One can obtain protein from a variety of plant based foods, such as nuts (almonds, cashews, peanuts, pecans, walnuts), peas (chick, split, soy), lentils, beans (pinto, navy, black, kidney), seeds (pumpkin, sesame, sunflower), quinoa, oats and many others. I listed many of which I eat, as there are other grains that are not tolerable on my gluten, milk & egg free diet.

    Protein shakes have the ability to fill you and provide you with a power-punch of protein. One can easily get into the habit of enjoying and relying on them, yet they can miss out on the many nutritional benefits of a balanced healthy, whole-food diet. Protein shakes are a nice alternate to a missed meal, yet not as a “snack” for in between, as they are high in calories.

    If you opt to use protein shakes to replace all your meals, as an effort in losing weigh, be mindful of that fact that too much protein can be taxing on your kidneys. One of the protein shakes I make is so delicious that it is an enjoyable meal replacement option. With that in mind, one can find it difficult to resume a normal, healthy diet with balanced nutrition along with your established exercise routine, as your body (and taste buds) have acclimated to the continued use of shakes when consuming them for all your meals.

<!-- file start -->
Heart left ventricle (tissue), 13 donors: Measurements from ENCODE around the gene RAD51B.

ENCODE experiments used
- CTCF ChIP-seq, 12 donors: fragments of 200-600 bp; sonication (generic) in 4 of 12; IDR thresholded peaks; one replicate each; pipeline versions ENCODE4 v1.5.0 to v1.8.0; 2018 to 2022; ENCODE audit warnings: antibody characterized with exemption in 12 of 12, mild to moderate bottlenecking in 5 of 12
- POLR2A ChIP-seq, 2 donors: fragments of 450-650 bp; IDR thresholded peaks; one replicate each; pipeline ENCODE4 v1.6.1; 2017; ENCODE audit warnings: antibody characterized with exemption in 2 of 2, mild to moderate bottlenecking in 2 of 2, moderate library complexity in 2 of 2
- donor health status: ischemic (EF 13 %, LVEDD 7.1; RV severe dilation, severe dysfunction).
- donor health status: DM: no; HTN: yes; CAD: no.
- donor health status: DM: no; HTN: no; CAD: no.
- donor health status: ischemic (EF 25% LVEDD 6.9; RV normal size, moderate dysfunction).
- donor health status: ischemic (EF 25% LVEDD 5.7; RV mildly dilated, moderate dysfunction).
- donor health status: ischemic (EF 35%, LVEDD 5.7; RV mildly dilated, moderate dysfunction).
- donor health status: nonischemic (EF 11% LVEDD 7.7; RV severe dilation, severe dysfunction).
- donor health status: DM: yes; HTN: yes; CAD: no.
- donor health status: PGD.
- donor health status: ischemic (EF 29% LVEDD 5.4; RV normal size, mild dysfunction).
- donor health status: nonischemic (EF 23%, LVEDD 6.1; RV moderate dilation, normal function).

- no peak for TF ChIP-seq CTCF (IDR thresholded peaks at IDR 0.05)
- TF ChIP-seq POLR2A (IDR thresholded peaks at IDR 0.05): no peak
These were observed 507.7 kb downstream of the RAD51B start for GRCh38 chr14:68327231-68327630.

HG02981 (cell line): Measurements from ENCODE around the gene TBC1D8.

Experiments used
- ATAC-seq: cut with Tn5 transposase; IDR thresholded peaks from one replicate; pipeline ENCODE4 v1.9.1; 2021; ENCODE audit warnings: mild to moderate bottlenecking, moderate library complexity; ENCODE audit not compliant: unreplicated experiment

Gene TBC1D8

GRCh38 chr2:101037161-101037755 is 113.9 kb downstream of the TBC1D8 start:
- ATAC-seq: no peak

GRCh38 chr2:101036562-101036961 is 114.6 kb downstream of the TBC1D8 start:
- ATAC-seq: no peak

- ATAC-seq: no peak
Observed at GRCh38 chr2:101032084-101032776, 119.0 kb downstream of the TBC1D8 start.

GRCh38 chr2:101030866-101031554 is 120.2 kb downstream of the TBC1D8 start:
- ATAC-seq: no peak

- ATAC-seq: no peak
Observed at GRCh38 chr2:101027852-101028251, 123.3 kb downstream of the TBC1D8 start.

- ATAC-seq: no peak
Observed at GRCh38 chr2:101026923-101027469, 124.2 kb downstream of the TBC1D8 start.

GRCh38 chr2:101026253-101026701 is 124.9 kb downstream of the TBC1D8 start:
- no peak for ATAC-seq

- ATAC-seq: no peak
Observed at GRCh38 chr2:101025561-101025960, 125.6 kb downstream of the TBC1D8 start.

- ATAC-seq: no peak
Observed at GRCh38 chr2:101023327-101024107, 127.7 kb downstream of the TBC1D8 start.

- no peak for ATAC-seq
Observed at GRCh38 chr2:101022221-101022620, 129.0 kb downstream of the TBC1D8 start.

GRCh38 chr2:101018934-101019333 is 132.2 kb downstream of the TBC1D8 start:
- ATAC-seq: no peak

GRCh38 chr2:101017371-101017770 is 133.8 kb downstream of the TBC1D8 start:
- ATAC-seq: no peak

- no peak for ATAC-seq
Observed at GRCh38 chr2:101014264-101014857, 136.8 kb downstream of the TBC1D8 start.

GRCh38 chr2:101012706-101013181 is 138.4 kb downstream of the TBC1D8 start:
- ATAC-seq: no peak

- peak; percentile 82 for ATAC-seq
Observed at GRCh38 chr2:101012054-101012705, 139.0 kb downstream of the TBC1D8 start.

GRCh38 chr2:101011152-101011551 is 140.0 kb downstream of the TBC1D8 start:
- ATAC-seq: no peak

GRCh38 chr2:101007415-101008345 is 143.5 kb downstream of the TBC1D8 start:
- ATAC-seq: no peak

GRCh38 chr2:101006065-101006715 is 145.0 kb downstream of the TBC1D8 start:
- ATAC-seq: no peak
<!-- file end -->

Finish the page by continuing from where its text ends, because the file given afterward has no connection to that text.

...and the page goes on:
If you are one who wants to incorporate protein shakes to your already established balance diet, be mindful of the high calorie content, which if you are not replacing a meal, you could actually sabotage your attempts at effectively losing weight. It is important to remember that if your goal is to lose weight, one needs to burn more calories than they consume.

    Malnutrition is a concern for those who do not consume sufficient protein. This can be the result of disease that prevents one from being able to tolerate a variety of textures and flavors. Under proper health care supervision, one is able to acquire adequate amounts of protein through the use of these protein shakes.

    As with all things in life, how we choose to eat is a personal one. In our family, we might enjoy a protein shake possibly once a week, generally less often, as we enjoy having the ability to have variation of nutrition at our meals. But for those who workout daily at the gym, once a day might be more in line with their needs. Every body type, style of living, choice of foods, determines the individual need for protein.

    Chose to be healthy and team up with a healthcare provider that supports your desire to live well,


    Potpourri of Health www.potpourriofhealth.com

    Freelance writer at www.reflectivetapestryoflife.com

    Seamstress consultant at www.davinadawnsewing.com


    Dalzell K., PhD, RD, LD. CancerCenter.com. Retrieved June 5, 2015  www.cancercenter.com/community/nutritional-support/all-about-protein

    Zeratsky K, R.D., L.D. Mayo Clinic. Retrieved June 5, 2015 from www.mayoclinic.org/healthy-lifestyle/weight-loss/expert-answers/protein-shakes/faq-20058335

    Cosby, YumUniversity. Retrieved June 5, 2015  http://yumuniverse.com/plant-based-protein-information-chart/